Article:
For Gene, who asked about writing good fiction
A plot should have a beginning, a middle, and an end.
That is, it should move forward, mostly. It should go somewhere.
A scene is a tiny part of a plot, like a pearl on a necklace, held together by the plot (the string).
A scene should have a beginning, a middle, and an end. This means that it should start, and go somewhere, and finish naturally.
Do you detect a pattern here? This is the pattern, the shape, of all good fiction.
Good elements of every scene.
1. Conflict. Could be violent, gentle, subtle; could be mental or physical – but there should be conflict in some form. Talking about the weather has no conflict, unless the success of the next battle depends on the weather.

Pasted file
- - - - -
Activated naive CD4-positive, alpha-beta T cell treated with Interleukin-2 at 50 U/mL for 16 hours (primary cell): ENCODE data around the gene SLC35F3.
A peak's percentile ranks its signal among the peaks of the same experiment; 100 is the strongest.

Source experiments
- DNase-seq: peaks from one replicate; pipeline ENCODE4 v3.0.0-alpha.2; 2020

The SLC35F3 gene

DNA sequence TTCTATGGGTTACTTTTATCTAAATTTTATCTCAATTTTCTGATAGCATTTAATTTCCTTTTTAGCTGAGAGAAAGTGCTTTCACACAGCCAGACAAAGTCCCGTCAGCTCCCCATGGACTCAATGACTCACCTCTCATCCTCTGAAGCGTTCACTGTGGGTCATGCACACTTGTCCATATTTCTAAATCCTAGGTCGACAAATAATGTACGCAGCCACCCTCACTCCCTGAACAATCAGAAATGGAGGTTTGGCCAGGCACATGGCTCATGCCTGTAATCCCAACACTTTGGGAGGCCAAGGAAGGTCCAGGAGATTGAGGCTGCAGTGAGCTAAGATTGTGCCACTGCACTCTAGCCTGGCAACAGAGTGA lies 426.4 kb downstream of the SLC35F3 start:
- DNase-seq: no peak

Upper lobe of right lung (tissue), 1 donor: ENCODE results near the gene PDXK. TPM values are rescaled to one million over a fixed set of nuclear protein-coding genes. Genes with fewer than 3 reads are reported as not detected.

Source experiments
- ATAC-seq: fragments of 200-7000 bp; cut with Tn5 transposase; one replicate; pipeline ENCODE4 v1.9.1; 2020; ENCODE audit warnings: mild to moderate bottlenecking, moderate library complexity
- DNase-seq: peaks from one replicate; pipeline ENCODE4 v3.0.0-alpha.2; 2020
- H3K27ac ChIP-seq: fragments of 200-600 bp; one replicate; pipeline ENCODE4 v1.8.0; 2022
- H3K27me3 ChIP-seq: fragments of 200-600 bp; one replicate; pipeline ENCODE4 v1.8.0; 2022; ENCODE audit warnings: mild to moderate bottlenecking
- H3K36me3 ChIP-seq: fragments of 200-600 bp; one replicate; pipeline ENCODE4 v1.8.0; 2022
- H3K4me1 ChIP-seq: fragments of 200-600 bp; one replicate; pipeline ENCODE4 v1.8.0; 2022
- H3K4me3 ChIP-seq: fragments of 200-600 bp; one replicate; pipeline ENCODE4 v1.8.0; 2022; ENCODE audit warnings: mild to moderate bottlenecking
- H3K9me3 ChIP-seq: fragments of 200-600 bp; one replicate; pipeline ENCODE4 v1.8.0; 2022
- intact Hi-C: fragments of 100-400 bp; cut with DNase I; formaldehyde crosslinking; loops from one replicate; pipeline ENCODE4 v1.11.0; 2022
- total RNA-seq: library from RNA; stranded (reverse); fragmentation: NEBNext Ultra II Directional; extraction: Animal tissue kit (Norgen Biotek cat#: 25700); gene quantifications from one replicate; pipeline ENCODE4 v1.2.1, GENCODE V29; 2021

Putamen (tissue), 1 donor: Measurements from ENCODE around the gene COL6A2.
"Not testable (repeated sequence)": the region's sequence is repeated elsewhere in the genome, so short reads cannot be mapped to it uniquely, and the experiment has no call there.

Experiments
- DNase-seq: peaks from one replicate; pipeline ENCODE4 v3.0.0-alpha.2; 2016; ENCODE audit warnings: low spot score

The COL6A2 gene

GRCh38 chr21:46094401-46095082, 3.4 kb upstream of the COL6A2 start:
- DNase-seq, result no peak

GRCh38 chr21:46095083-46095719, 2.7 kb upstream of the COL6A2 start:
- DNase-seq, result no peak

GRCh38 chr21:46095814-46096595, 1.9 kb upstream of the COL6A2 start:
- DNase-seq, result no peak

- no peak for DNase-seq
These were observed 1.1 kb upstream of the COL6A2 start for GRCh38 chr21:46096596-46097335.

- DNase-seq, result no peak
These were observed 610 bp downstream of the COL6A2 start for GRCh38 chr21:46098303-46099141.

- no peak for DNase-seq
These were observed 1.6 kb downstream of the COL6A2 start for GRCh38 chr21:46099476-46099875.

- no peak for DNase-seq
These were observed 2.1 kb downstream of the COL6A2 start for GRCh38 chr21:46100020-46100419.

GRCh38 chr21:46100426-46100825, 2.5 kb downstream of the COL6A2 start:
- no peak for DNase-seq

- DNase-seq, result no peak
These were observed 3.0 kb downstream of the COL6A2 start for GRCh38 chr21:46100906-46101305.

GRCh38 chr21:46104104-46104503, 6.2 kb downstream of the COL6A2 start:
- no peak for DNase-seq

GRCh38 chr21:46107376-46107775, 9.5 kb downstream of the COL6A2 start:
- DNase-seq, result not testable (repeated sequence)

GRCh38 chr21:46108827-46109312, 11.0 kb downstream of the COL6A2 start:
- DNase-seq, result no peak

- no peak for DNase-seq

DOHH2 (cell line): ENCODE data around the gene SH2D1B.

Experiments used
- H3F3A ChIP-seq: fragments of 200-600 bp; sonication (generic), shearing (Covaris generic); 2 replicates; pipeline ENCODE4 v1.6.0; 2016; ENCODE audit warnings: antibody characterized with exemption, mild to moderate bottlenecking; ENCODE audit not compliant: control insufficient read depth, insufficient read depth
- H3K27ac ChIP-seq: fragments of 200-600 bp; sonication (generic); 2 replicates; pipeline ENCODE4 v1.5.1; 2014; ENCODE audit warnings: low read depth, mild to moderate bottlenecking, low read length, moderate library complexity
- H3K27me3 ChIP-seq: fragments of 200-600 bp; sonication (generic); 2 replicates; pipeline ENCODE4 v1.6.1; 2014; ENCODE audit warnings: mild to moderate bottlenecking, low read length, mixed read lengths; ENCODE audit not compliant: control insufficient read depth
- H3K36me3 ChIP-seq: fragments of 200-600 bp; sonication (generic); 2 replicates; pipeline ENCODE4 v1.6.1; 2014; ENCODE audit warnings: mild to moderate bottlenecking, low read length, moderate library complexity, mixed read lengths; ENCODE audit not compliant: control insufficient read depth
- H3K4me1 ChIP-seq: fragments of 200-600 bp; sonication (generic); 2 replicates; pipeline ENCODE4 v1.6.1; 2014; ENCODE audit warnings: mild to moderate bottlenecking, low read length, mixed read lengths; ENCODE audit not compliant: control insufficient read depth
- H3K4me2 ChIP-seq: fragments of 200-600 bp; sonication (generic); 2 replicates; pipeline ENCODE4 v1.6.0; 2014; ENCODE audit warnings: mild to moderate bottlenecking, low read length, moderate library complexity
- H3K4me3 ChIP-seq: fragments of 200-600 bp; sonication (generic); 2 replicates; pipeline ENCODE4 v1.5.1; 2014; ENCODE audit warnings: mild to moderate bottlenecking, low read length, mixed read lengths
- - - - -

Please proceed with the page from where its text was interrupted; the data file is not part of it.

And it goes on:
2. Setting. Where, who. In a restaurant, in bed, six people, two people, who they are. These are the anchors of any scene. Slide them in gracefully, not in a clump.
3. Direction. Every scene should go forward. Not back-and-forth.
4. A point. Every scene must have a point related to the story. Going off line loses the point, and loses forward momentum.
5. A reason. Every scene should add to the story, not repeat old stuff in new words.
6. Clarity. Although we write for ourselves, we must realise that the reader cannot read our minds, only our words.
And if you are writing only for yourself, none of the above matters a damn.